The identification of demonstrable DC populations within LGD and HGD-IPMN microenvironment suggests a proinflammatory phase that is present during the noninvasive precursor states. This is particularly true in LGD-IPMNs where a higher proportion of cytotoxic T cells exist in comparison with other lesion types that may be supported by cDC2 cells through cross-presentation of tumor antigens and T-cell stimulation. Additionally, the presence of these DCs in IPMNs may also provide opportunities for cancer “immune interception,” because DC-targeted vaccines have previously shown effectiveness in the context of an myeloid immunosuppressive environment through reduction of PMN-MDSCs (67).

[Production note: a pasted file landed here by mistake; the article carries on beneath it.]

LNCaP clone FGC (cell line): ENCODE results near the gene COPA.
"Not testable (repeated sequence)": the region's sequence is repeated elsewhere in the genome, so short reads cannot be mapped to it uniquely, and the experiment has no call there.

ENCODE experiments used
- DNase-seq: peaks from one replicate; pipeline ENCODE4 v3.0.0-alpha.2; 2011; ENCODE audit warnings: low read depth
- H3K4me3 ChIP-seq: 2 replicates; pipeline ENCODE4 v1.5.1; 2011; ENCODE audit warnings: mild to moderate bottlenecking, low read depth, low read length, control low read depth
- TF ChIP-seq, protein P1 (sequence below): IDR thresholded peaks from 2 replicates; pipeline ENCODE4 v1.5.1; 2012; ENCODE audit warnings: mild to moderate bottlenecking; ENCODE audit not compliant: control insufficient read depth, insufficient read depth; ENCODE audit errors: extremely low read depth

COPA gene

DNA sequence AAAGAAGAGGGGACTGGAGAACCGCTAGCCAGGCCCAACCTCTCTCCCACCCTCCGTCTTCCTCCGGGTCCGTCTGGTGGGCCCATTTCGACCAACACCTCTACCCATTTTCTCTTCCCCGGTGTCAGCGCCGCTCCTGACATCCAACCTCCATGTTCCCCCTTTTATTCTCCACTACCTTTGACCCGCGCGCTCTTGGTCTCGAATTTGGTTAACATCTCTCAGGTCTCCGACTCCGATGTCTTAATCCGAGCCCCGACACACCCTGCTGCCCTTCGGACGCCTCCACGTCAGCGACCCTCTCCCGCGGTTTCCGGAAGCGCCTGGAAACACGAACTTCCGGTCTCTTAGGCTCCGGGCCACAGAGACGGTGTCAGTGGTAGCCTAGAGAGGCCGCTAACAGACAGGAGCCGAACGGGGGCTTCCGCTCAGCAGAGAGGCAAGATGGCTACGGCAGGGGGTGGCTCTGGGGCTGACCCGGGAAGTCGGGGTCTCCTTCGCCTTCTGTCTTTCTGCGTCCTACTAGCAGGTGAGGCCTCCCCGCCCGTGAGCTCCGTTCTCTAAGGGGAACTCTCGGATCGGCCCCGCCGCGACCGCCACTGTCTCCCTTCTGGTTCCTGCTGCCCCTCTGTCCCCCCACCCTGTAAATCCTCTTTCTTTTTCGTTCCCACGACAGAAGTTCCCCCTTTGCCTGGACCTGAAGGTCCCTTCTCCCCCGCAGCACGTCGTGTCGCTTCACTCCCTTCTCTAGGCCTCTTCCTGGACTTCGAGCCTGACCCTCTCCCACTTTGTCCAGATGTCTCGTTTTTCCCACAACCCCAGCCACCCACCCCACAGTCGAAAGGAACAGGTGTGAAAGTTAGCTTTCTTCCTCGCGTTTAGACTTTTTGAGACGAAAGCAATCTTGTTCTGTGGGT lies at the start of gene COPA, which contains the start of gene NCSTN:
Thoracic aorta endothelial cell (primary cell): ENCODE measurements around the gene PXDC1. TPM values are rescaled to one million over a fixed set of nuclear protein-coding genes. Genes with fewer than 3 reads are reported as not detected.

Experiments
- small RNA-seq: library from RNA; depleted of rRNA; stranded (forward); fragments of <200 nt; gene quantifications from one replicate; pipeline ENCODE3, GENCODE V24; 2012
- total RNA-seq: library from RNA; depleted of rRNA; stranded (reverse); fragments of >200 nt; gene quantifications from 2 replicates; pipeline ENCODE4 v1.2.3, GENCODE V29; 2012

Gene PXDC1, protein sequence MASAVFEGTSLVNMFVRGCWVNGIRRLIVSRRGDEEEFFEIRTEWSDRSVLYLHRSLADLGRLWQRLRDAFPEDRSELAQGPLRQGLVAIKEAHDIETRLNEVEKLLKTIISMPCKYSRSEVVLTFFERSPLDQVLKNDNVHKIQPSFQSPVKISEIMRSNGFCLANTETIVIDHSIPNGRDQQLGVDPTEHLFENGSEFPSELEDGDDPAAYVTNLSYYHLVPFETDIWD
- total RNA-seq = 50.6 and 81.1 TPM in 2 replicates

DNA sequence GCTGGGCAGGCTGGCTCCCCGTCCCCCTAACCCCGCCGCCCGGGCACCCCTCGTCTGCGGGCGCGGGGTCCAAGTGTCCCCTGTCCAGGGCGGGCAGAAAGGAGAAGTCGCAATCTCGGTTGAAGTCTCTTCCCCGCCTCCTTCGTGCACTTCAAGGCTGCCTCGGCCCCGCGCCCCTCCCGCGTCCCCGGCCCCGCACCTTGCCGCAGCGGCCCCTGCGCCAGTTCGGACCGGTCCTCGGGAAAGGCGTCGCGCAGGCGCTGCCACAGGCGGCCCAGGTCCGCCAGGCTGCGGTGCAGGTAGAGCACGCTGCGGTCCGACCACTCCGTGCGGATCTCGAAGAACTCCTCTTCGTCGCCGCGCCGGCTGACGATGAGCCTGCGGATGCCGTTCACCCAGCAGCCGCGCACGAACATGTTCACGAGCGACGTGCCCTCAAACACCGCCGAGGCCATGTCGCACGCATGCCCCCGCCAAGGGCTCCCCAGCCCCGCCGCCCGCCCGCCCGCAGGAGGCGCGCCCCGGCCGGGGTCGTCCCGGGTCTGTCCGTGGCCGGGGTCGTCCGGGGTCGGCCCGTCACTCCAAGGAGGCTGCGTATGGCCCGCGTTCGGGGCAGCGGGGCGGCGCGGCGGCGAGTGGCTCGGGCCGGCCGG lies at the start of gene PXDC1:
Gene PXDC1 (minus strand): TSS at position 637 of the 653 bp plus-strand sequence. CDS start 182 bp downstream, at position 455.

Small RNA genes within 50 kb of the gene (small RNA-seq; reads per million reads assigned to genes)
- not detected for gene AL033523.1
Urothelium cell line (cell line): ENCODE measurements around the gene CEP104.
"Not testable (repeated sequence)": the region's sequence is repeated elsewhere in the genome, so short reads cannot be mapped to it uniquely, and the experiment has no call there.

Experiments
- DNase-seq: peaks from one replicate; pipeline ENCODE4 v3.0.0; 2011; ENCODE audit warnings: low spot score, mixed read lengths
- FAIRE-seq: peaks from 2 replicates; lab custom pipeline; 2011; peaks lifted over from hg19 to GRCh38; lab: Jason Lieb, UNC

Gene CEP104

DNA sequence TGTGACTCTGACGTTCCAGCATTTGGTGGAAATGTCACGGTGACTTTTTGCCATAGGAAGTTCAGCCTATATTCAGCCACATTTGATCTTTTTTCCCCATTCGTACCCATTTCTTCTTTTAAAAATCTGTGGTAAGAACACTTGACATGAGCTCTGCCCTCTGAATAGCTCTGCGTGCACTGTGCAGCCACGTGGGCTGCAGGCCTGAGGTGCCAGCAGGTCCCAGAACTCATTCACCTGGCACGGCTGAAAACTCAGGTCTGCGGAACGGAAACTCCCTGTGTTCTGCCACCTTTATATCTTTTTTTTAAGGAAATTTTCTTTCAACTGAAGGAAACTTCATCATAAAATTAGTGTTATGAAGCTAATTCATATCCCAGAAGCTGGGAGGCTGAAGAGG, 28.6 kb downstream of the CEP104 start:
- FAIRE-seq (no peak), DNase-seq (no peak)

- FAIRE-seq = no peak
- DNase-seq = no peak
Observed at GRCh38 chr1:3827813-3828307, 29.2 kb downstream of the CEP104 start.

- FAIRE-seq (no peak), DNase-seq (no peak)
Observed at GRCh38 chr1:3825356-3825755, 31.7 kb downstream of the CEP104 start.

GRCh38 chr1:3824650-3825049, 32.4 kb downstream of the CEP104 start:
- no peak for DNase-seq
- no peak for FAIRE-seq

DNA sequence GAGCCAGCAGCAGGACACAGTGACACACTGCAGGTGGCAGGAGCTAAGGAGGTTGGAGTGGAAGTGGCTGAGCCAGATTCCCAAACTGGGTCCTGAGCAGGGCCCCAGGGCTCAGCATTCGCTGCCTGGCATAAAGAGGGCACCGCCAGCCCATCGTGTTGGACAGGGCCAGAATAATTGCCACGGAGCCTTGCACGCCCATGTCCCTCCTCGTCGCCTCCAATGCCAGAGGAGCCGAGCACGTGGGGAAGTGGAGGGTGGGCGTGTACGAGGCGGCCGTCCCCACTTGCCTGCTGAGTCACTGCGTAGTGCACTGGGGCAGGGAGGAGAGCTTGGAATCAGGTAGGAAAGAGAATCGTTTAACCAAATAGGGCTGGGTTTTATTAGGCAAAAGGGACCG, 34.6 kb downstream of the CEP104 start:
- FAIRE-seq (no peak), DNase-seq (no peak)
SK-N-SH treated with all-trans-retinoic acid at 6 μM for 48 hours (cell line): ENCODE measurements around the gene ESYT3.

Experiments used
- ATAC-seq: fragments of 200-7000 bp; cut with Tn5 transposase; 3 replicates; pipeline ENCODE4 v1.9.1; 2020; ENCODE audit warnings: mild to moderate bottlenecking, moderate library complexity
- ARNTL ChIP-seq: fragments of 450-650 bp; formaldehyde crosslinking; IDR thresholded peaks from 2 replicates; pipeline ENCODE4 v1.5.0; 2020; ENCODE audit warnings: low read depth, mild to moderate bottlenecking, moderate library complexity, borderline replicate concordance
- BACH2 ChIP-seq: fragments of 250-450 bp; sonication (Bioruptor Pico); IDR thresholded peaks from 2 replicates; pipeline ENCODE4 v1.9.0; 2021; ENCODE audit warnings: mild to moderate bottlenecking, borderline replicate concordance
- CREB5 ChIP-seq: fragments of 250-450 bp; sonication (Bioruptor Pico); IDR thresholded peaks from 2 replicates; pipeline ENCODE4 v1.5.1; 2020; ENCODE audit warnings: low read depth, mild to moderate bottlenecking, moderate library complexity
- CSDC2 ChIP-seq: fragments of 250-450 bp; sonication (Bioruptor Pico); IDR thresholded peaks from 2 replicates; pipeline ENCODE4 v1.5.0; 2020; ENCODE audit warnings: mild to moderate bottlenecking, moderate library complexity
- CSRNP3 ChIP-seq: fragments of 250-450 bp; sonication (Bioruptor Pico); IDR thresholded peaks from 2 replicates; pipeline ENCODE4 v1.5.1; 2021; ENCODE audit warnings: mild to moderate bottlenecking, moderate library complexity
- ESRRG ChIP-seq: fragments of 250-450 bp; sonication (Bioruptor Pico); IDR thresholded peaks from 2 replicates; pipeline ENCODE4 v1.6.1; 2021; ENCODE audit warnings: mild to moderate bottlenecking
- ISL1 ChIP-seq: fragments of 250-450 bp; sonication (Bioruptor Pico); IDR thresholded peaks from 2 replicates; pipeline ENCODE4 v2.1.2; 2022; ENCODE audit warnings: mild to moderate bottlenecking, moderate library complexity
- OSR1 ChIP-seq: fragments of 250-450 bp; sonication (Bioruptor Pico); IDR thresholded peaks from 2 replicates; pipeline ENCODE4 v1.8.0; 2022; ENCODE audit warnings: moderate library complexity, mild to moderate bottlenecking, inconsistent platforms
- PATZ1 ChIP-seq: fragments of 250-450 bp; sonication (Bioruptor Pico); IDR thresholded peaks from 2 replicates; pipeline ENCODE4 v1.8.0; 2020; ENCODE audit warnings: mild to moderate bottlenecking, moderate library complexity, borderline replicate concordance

Although single-cell RNA sequencing provides new tools for high-resolution profiling of cell populations, it is not without its limitations, particularly in the context of this study. Although these methodologies are accurate in determining relative abundance of transcripts, they suffer when attempting to capture lowly expressed genes (68). This is mostly of symptom of droplet-based approaches as currently described. Although they allow for high-throughput sequencing of thousands of single cells from a single sample by counting the 3′ end of transcripts, sensitive detection of low to moderately expressed mRNA transcripts is forfeited compared with those methodologies providing full-length transcript data (68–70). As we aimed to profile the complex heterogeneity of these preneoplastic tissues within this study, we prioritized maximizing throughput through a droplet-based approach at the cost of observing an average of 1,101 genes per cell. Sequencing depth is another important consideration, as low read depth would not be optimal for providing detailed transcript information from a single cell that may contain subtle changes gene-expression signatures. But even with increasing sequencing depth, transcript dropout remains a significant limitation where poor mRNA capture and amplification may result in up to 72% of loss transcripts, particularly in genes expressed at low levels (68). It is also important to note that single-cell dissociation of tissues remains a challenging protocol, for 1 thing to maintain viability of cells throughout the process and the other to maintain relative cell representation as isolation protocols often lead to selective degradation of specific cell types. There also remains the potential for these methodologies to alter expression states and mRNA levels during this process. Further work has demonstrated that this can be ameliorated through RNA-seq of single nuclei which may result in less of a bias of cell populations (19, 71). Further limitations within our own study include the low number of samples profiled. This is mostly a consequence of the relative paucity of freshly resected surgical samples from pancreatic cysts of appropriate cellularity (low-grade cysts are particularly challenging in being paucicellular), as well as the difficulty of obtaining adequate viability following single-cell dissociation in order to create viable cDNA and sequencing libraries. This further exacerbates the fact we could not obtain consistent histologic subtypes in our preneoplastic lesions, which can have a direct impact on transcriptomic heterogeneity.